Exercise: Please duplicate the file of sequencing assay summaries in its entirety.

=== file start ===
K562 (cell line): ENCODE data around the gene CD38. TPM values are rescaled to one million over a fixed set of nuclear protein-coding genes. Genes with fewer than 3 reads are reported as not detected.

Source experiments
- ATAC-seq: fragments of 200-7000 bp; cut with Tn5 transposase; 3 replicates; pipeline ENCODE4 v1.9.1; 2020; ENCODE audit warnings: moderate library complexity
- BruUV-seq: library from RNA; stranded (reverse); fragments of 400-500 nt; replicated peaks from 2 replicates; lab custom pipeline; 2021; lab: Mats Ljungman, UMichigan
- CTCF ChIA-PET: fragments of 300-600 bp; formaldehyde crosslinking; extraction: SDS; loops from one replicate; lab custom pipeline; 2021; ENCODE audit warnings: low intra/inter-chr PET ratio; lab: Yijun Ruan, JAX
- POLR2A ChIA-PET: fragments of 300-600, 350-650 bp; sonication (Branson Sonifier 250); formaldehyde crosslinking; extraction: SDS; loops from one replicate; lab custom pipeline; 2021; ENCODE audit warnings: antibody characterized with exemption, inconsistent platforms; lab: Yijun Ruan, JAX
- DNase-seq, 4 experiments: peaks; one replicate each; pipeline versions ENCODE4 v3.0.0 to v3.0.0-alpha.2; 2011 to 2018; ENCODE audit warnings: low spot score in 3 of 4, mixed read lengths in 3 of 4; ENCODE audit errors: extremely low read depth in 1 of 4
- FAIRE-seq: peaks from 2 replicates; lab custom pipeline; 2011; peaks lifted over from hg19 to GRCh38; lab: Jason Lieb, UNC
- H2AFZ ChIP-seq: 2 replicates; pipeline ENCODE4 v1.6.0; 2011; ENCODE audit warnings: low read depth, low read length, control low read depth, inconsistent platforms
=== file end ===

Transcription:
K562 (cell line): ENCODE data around the gene CD38. TPM values are rescaled to one million over a fixed set of nuclear protein-coding genes. Genes with fewer than 3 reads are reported as not detected.

Source experiments
- ATAC-seq: fragments of 200-7000 bp; cut with Tn5 transposase; 3 replicates; pipeline ENCODE4 v1.9.1; 2020; ENCODE audit warnings: moderate library complexity
- BruUV-seq: library from RNA; stranded (reverse); fragments of 400-500 nt; replicated peaks from 2 replicates; lab custom pipeline; 2021; lab: Mats Ljungman, UMichigan
- CTCF ChIA-PET: fragments of 300-600 bp; formaldehyde crosslinking; extraction: SDS; loops from one replicate; lab custom pipeline; 2021; ENCODE audit warnings: low intra/inter-chr PET ratio; lab: Yijun Ruan, JAX
- POLR2A ChIA-PET: fragments of 300-600, 350-650 bp; sonication (Branson Sonifier 250); formaldehyde crosslinking; extraction: SDS; loops from one replicate; lab custom pipeline; 2021; ENCODE audit warnings: antibody characterized with exemption, inconsistent platforms; lab: Yijun Ruan, JAX
- DNase-seq, 4 experiments: peaks; one replicate each; pipeline versions ENCODE4 v3.0.0 to v3.0.0-alpha.2; 2011 to 2018; ENCODE audit warnings: low spot score in 3 of 4, mixed read lengths in 3 of 4; ENCODE audit errors: extremely low read depth in 1 of 4
- FAIRE-seq: peaks from 2 replicates; lab custom pipeline; 2011; peaks lifted over from hg19 to GRCh38; lab: Jason Lieb, UNC
- H2AFZ ChIP-seq: 2 replicates; pipeline ENCODE4 v1.6.0; 2011; ENCODE audit warnings: low read depth, low read length, control low read depth, inconsistent platforms